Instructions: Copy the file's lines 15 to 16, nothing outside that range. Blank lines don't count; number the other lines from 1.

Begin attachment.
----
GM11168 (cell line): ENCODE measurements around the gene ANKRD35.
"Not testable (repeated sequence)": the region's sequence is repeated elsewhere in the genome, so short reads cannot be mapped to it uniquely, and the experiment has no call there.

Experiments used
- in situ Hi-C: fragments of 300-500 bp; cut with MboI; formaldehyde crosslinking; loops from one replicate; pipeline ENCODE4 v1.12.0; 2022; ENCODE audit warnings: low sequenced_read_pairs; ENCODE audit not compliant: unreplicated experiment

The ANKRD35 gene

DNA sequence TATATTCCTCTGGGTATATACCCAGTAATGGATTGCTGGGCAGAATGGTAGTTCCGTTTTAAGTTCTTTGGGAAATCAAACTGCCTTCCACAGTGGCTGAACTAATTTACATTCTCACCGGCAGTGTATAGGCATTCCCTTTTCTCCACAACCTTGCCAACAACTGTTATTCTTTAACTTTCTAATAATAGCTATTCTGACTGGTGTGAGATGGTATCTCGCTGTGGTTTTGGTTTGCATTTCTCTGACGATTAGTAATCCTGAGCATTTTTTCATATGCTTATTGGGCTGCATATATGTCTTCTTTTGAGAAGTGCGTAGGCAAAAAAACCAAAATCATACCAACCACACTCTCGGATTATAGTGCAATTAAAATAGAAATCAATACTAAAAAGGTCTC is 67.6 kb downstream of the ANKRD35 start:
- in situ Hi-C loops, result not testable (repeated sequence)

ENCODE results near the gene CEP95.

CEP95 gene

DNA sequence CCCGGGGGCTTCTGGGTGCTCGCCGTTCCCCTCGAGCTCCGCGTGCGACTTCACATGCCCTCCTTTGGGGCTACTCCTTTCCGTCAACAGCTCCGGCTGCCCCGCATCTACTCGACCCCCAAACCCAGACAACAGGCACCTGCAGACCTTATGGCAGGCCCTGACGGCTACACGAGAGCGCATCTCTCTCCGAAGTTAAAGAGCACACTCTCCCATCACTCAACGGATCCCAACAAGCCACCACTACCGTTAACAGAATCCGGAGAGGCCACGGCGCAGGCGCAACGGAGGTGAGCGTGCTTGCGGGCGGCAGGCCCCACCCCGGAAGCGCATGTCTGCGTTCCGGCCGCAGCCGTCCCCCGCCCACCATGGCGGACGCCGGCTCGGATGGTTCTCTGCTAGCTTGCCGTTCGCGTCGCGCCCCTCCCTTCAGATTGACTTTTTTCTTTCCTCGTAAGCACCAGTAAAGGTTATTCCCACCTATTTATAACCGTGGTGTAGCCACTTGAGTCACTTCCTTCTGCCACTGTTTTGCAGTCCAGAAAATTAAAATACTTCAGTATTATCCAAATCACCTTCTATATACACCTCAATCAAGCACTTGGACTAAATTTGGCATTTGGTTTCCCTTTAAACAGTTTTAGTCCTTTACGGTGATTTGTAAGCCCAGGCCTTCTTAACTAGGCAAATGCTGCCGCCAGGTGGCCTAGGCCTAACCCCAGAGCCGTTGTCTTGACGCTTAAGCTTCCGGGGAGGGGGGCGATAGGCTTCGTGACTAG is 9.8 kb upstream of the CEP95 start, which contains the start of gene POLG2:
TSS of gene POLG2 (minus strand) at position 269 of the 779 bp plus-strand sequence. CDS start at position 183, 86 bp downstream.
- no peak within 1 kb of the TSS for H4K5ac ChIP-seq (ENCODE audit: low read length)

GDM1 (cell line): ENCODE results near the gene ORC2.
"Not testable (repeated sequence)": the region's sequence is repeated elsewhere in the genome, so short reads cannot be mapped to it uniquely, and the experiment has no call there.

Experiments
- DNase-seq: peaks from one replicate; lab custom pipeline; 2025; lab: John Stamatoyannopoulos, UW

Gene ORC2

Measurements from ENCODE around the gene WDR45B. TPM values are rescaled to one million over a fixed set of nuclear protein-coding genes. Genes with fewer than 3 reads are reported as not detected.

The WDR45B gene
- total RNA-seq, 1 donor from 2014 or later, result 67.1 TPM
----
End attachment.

Experiments
- DNase-seq: peaks from one replicate; lab custom pipeline; 2025; lab: John Stamatoyannopoulos, UW